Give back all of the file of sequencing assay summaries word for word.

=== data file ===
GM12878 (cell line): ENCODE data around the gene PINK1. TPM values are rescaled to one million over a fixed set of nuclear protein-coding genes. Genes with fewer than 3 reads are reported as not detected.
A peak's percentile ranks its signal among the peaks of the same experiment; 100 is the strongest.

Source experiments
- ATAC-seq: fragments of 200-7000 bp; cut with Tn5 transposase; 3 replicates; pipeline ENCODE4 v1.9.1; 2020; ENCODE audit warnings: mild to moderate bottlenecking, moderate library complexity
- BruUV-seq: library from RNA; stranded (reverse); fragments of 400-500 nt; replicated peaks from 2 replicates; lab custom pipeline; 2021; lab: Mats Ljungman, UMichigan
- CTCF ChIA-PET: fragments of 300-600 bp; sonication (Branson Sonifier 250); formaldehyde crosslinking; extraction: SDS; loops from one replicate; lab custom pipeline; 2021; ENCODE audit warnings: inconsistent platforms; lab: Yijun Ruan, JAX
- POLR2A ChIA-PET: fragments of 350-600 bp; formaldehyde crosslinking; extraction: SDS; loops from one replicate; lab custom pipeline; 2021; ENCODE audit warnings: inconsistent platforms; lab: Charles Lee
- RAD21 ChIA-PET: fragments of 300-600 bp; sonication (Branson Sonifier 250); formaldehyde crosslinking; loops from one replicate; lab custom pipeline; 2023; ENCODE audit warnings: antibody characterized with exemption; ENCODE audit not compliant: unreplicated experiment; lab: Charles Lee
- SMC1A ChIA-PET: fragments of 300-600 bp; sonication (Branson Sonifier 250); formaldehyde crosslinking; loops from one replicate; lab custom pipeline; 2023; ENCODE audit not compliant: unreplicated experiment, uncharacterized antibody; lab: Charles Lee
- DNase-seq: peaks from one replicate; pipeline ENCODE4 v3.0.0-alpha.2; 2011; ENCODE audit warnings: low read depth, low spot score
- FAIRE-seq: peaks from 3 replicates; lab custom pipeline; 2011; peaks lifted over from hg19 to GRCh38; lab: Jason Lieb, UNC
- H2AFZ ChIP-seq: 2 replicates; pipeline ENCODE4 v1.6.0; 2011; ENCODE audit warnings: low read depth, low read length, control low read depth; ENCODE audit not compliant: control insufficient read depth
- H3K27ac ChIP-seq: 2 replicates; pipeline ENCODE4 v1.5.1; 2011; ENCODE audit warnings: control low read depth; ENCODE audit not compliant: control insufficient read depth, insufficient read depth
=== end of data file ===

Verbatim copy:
GM12878 (cell line): ENCODE data around the gene PINK1. TPM values are rescaled to one million over a fixed set of nuclear protein-coding genes. Genes with fewer than 3 reads are reported as not detected.
A peak's percentile ranks its signal among the peaks of the same experiment; 100 is the strongest.

Source experiments
- ATAC-seq: fragments of 200-7000 bp; cut with Tn5 transposase; 3 replicates; pipeline ENCODE4 v1.9.1; 2020; ENCODE audit warnings: mild to moderate bottlenecking, moderate library complexity
- BruUV-seq: library from RNA; stranded (reverse); fragments of 400-500 nt; replicated peaks from 2 replicates; lab custom pipeline; 2021; lab: Mats Ljungman, UMichigan
- CTCF ChIA-PET: fragments of 300-600 bp; sonication (Branson Sonifier 250); formaldehyde crosslinking; extraction: SDS; loops from one replicate; lab custom pipeline; 2021; ENCODE audit warnings: inconsistent platforms; lab: Yijun Ruan, JAX
- POLR2A ChIA-PET: fragments of 350-600 bp; formaldehyde crosslinking; extraction: SDS; loops from one replicate; lab custom pipeline; 2021; ENCODE audit warnings: inconsistent platforms; lab: Charles Lee
- RAD21 ChIA-PET: fragments of 300-600 bp; sonication (Branson Sonifier 250); formaldehyde crosslinking; loops from one replicate; lab custom pipeline; 2023; ENCODE audit warnings: antibody characterized with exemption; ENCODE audit not compliant: unreplicated experiment; lab: Charles Lee
- SMC1A ChIA-PET: fragments of 300-600 bp; sonication (Branson Sonifier 250); formaldehyde crosslinking; loops from one replicate; lab custom pipeline; 2023; ENCODE audit not compliant: unreplicated experiment, uncharacterized antibody; lab: Charles Lee
- DNase-seq: peaks from one replicate; pipeline ENCODE4 v3.0.0-alpha.2; 2011; ENCODE audit warnings: low read depth, low spot score
- FAIRE-seq: peaks from 3 replicates; lab custom pipeline; 2011; peaks lifted over from hg19 to GRCh38; lab: Jason Lieb, UNC
- H2AFZ ChIP-seq: 2 replicates; pipeline ENCODE4 v1.6.0; 2011; ENCODE audit warnings: low read depth, low read length, control low read depth; ENCODE audit not compliant: control insufficient read depth
- H3K27ac ChIP-seq: 2 replicates; pipeline ENCODE4 v1.5.1; 2011; ENCODE audit warnings: control low read depth; ENCODE audit not compliant: control insufficient read depth, insufficient read depth